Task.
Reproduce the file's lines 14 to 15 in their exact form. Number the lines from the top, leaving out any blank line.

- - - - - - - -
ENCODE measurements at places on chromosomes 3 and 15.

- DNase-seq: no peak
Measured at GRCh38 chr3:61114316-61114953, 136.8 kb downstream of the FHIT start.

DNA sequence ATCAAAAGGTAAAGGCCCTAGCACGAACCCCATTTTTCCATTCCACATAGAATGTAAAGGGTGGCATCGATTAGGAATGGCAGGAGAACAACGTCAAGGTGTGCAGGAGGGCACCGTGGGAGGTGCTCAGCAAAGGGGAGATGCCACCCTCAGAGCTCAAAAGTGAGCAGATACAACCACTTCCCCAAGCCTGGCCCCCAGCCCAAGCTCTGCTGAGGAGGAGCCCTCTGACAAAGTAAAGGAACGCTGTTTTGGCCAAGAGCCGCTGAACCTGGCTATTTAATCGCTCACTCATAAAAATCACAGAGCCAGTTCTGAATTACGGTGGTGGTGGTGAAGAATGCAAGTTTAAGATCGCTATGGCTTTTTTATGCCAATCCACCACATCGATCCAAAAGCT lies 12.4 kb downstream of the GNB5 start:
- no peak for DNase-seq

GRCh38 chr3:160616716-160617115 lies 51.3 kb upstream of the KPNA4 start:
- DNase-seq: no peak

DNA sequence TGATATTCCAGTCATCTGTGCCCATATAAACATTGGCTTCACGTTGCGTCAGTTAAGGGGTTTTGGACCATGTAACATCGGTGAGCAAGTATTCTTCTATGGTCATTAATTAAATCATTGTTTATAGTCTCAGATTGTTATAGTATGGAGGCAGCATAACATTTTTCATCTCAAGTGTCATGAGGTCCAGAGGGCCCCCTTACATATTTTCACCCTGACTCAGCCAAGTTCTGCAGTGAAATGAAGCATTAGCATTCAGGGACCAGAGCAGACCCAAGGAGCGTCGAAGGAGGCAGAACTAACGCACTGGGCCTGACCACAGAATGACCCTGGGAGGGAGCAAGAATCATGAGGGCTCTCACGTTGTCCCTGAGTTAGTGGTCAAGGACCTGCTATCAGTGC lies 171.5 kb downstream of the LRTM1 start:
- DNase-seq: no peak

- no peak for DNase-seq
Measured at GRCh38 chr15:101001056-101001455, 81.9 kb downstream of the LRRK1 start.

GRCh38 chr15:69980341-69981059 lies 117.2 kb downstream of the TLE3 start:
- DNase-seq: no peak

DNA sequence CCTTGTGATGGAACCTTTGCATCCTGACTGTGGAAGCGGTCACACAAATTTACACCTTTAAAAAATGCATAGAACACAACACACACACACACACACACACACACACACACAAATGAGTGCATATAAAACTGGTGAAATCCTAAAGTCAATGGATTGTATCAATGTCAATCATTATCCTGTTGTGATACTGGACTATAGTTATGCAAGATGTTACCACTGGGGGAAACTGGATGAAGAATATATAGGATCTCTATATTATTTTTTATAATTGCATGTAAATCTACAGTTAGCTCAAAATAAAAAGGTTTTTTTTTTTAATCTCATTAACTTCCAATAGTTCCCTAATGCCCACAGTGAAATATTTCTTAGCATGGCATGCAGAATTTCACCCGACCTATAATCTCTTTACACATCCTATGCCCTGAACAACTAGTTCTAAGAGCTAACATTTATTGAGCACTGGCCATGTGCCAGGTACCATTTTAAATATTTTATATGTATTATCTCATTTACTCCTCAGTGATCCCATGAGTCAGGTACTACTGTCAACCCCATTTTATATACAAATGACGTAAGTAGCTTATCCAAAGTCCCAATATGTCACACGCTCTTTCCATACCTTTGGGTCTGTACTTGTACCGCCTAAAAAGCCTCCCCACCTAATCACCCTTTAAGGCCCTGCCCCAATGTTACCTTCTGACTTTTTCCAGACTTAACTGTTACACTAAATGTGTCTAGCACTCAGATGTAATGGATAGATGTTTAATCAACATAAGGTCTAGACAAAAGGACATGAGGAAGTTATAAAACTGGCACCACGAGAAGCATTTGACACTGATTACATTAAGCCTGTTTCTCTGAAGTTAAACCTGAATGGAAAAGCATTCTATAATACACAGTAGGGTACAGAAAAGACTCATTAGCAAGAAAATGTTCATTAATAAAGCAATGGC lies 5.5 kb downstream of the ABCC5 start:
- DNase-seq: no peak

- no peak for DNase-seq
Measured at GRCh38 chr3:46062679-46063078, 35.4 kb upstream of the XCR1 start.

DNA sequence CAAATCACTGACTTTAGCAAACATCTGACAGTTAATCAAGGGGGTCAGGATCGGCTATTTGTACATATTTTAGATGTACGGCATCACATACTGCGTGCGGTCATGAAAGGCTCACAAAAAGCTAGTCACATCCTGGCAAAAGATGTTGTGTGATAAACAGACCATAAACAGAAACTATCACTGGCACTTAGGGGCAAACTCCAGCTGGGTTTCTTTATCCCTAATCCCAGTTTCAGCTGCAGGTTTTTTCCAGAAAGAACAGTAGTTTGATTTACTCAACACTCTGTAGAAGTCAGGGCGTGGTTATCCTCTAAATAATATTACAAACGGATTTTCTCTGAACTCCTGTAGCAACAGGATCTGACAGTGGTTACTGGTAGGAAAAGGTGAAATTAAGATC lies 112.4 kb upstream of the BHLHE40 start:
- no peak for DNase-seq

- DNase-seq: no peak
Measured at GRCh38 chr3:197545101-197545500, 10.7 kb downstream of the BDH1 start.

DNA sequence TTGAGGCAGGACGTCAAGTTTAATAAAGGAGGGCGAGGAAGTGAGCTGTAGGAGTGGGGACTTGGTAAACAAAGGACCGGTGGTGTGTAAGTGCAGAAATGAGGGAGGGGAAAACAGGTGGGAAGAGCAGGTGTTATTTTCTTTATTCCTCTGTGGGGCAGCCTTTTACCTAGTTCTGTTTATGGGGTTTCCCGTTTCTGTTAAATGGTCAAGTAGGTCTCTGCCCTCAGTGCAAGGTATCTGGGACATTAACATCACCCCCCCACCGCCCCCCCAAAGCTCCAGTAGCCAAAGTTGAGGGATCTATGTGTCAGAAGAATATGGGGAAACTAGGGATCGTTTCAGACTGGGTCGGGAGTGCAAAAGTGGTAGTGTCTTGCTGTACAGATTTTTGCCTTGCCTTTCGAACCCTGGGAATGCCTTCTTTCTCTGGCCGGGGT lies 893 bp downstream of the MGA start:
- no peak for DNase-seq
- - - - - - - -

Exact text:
DNA sequence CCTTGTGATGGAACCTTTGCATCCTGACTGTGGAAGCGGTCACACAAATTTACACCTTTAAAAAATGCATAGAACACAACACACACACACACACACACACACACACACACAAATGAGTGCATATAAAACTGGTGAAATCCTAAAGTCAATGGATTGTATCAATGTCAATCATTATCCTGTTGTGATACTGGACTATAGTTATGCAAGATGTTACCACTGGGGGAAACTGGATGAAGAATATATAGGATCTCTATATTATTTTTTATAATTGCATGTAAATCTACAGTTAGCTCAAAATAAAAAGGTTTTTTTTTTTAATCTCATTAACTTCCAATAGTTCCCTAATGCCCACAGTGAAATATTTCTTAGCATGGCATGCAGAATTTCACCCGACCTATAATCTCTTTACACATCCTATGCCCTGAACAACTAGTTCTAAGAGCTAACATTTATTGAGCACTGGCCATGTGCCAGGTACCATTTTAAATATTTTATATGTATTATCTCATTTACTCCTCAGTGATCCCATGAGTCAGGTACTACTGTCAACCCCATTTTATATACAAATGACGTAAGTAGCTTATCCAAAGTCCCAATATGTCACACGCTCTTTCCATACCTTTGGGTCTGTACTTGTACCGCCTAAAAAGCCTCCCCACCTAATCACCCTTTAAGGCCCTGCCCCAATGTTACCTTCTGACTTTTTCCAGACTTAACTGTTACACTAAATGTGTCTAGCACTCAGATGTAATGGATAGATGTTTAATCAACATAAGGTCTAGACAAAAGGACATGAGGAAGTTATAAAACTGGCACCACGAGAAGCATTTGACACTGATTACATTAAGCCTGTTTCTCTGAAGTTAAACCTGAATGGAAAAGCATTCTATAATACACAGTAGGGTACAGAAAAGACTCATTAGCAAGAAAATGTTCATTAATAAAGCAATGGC lies 5.5 kb downstream of the ABCC5 start:
- DNase-seq: no peak